Monday, November 19, 2012

Assessing the Risks in Today's Bond Market

The re-election of Barack Obama probably means that Ben Bernanke remains Fed chair until at least the end of January 2014, when Bernanke's term officially ends.  At that time, it is likely that Bernanke heads back to Princeton.

For investors, this means that yields will remain at record low levels for at least the next couple of years.  Bernanke's Fed is on record that they would like to keep mortgage rates, as well as other lending rates, as low as possible in order to spur economic growth and create more jobs.

However, at some point, interest rates will gradually begin to rise. While investors in bonds will at least have the security of knowing getting their principal back when their holdings mature, the trillions that investors have moved into bond mutual funds over the past five years have no such certainly.

The blind rush to bond funds despite today's record low level of interest rates is in some ways reminiscent  of the dot-com era in the late 1990's.  It was widely known at the time that stock investors were being "irrationally exuberant" when it came to their expectations about future stock market returns, yet it was not until the music finally ended in 2000 that the pain truly set in among investors.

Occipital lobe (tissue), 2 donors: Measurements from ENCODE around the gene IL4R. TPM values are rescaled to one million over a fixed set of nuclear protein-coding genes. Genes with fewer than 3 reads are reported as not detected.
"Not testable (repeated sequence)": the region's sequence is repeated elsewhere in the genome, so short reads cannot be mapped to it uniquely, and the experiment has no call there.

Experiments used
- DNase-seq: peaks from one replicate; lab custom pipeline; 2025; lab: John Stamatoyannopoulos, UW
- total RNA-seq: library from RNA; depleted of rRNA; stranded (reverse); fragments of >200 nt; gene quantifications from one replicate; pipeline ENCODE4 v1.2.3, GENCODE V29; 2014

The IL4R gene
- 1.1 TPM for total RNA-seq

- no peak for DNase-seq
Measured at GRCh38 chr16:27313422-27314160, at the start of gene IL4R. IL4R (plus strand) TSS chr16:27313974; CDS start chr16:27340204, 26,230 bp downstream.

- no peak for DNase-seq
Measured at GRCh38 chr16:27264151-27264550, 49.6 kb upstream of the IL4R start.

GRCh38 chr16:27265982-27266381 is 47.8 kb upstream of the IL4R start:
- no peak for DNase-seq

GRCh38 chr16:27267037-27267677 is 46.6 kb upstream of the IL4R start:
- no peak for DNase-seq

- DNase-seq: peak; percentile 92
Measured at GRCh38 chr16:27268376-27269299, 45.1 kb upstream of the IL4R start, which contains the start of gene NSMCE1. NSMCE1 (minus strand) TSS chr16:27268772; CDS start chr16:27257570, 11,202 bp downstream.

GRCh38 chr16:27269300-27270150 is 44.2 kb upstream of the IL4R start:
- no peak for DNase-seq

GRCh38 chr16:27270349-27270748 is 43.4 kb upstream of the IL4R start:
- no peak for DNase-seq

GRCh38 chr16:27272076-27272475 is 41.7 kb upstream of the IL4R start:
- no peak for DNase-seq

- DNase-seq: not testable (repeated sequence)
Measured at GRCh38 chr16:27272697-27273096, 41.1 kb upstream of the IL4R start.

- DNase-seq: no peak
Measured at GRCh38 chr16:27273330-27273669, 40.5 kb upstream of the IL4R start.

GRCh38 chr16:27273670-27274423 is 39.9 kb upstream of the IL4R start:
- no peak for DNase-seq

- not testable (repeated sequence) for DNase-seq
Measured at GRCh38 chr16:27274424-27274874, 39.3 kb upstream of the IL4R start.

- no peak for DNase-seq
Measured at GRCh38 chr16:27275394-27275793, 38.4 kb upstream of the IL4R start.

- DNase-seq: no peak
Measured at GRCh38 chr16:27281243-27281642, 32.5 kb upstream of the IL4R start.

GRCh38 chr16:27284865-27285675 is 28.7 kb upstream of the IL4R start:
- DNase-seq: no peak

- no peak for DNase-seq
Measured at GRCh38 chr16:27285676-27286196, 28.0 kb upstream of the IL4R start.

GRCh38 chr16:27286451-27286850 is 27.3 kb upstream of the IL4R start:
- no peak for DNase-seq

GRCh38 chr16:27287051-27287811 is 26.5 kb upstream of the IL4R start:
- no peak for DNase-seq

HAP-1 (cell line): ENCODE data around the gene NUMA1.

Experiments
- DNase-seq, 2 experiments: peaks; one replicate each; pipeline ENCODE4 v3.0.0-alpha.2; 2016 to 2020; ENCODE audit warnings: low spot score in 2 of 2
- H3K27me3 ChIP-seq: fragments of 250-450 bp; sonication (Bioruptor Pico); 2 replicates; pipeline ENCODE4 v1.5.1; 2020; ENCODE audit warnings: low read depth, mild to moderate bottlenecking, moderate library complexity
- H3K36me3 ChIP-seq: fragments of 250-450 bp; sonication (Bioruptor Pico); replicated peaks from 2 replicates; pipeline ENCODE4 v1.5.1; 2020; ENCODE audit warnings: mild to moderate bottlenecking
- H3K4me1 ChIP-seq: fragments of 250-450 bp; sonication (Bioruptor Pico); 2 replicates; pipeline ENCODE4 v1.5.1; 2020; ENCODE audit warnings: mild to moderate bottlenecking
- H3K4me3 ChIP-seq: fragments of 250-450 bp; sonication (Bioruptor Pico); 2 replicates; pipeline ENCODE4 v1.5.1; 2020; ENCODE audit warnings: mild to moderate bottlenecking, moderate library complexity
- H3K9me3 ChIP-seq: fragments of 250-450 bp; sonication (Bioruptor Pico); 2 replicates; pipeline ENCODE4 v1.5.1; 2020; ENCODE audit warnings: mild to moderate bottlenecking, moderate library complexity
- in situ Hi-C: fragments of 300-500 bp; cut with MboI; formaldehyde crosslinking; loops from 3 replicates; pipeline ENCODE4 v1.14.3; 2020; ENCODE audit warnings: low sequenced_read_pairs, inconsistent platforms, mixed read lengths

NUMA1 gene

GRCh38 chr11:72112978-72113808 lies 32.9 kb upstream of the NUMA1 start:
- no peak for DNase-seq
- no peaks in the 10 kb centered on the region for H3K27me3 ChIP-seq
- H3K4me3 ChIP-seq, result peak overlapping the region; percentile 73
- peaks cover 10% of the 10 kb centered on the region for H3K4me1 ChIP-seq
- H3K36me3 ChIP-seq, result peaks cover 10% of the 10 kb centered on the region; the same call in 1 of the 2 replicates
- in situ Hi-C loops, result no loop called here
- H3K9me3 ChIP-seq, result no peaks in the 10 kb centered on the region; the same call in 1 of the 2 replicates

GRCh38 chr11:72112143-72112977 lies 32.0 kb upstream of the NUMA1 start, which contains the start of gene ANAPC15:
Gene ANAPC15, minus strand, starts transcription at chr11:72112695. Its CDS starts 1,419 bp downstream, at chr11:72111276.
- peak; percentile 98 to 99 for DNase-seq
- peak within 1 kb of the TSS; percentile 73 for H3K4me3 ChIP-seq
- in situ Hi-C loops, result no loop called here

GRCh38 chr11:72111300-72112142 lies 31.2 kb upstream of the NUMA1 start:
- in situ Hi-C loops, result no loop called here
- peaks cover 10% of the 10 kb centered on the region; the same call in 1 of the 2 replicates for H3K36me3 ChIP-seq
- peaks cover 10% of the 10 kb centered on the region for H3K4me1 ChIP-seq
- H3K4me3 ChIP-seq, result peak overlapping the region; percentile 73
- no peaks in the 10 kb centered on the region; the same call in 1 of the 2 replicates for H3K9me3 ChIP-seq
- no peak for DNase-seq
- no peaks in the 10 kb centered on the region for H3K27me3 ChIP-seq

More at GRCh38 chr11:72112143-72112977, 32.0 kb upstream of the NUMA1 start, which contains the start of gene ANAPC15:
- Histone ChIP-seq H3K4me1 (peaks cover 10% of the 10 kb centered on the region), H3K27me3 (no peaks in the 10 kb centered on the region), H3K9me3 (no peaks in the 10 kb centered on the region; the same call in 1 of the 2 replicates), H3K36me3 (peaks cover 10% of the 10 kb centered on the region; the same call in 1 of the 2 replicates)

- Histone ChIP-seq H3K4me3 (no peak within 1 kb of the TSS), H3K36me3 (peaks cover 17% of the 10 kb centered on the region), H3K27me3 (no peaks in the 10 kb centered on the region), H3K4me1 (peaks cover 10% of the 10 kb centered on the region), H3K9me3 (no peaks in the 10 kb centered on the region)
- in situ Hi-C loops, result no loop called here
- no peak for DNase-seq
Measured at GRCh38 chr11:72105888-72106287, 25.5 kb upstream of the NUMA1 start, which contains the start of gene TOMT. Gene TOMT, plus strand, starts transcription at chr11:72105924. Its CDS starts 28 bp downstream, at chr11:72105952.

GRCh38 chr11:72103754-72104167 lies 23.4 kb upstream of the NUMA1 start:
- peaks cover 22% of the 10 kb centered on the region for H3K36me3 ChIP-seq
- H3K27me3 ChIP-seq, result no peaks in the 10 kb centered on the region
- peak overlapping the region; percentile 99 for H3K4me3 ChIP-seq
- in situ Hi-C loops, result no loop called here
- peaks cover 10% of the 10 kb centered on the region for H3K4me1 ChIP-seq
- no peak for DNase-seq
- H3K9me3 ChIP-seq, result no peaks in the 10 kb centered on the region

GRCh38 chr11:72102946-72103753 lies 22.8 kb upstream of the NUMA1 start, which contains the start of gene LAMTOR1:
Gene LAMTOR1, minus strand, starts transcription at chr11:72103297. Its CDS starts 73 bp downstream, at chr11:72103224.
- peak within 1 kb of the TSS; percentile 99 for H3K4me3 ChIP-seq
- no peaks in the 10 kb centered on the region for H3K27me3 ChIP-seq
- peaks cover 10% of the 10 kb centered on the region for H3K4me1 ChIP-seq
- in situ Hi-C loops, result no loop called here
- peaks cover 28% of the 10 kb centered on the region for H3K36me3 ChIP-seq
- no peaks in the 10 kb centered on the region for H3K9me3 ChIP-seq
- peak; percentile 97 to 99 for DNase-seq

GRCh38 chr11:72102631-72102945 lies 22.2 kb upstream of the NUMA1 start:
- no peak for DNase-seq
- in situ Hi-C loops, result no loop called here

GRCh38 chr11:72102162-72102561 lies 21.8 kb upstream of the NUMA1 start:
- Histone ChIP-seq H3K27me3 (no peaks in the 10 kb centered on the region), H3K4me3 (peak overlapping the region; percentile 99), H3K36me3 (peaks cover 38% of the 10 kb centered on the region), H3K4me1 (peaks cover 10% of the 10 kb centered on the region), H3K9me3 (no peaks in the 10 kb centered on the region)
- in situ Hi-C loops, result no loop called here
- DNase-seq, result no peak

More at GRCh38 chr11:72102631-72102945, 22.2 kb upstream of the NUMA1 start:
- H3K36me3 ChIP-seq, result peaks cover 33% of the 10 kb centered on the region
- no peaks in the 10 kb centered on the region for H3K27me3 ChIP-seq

However, what's even more disturbing about today's rush to bonds is the paltry return that investors are receiving for their hard-earned savings.  If you invested in stocks in the late 1990's,  and avoided the most speculative sectors, you at least earned some sort of return over the next decade.

Today's Financial Times has a long piece titled "A False Sense of Security". I describes in detail the risks that bond investors face in today's low yield environment.  I suspect that we will look back at such articles a few years from now, and wonder "Why didn't they listen?"

Here's an excerpt:

What is missing, argues Seth Masters, chief investment officer for asset allocation at Alliance Bernstein, is a long-term perspective.  He says short-term thinking and fear has inflated "safety bubble" pushing up the price of assets across the fixed-income markets while boosting supposedly low-risk dividend stocks, as well....

Mr. Masters says starkly that a bond portfolio will not provide enough income to cover a retirement that just might last 30 years. "The risk of ruin at that age, it sounds dismal to me.  Yet the risk of ruin after 30 years approaches 100 per cent if you are a typical American and if you have a portfolio in bonds right now."